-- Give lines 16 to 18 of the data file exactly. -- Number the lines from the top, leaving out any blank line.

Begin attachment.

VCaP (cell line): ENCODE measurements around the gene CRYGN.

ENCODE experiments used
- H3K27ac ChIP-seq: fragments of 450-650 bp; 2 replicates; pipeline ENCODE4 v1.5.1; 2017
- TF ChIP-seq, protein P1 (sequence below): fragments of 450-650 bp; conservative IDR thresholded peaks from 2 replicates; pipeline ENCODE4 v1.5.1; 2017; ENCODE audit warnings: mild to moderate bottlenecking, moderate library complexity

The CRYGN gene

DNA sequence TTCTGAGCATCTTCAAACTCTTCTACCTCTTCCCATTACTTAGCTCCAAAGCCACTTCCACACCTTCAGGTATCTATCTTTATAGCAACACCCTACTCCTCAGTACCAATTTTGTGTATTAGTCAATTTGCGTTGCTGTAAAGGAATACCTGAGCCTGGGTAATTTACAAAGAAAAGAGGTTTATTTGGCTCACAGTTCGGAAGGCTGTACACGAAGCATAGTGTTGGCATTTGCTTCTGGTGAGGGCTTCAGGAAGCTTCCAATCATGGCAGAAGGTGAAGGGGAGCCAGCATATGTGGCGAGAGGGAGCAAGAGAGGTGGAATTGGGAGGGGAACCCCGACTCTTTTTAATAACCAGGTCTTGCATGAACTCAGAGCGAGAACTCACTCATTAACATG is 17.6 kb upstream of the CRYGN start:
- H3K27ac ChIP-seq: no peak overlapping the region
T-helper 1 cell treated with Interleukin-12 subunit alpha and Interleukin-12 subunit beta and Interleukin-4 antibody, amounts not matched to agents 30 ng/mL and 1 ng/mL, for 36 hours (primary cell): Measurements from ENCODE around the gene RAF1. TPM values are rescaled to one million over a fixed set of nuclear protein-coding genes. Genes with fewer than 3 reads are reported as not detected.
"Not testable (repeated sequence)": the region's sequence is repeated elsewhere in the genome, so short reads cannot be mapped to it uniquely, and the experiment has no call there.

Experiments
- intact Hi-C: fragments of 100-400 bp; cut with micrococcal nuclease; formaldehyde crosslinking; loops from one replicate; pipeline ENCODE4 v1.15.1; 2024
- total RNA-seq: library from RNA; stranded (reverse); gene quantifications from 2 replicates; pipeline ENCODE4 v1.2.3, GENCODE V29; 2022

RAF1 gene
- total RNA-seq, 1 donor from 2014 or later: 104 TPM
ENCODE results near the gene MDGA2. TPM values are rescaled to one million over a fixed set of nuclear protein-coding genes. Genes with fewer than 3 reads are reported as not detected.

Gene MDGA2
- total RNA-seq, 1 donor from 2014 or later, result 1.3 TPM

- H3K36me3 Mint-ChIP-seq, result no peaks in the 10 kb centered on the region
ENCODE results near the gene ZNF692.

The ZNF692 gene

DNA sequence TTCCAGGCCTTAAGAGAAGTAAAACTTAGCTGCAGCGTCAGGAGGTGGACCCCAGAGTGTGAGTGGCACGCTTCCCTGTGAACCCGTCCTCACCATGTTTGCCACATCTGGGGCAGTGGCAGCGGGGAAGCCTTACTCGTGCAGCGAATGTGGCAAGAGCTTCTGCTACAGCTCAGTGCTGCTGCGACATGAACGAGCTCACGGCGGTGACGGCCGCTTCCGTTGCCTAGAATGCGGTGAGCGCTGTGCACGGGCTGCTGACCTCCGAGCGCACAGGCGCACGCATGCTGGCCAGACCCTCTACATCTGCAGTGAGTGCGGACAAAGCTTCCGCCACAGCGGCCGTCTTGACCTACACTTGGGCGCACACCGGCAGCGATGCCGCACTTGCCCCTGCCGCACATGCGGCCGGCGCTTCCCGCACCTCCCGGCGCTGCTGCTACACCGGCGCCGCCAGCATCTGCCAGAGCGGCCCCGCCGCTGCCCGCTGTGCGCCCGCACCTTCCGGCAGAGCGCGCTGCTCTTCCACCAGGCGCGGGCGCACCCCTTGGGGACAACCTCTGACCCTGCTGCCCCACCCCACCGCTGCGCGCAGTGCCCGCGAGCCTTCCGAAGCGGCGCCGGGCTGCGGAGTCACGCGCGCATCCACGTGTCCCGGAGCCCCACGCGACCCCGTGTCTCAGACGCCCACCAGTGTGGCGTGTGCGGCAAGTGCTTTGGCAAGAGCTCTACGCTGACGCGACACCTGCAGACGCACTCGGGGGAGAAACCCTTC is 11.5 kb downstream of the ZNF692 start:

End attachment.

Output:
Gene MDGA2
- total RNA-seq, 1 donor from 2014 or later, result 1.3 TPM

- H3K36me3 Mint-ChIP-seq, result no peaks in the 10 kb centered on the region